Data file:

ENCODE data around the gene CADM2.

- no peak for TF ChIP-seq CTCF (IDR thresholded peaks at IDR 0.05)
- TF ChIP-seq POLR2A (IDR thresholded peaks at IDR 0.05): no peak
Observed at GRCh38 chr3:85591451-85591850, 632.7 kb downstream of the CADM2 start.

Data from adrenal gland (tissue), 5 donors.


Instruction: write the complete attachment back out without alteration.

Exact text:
ENCODE data around the gene CADM2.

- no peak for TF ChIP-seq CTCF (IDR thresholded peaks at IDR 0.05)
- TF ChIP-seq POLR2A (IDR thresholded peaks at IDR 0.05): no peak
Observed at GRCh38 chr3:85591451-85591850, 632.7 kb downstream of the CADM2 start.

Data from adrenal gland (tissue), 5 donors.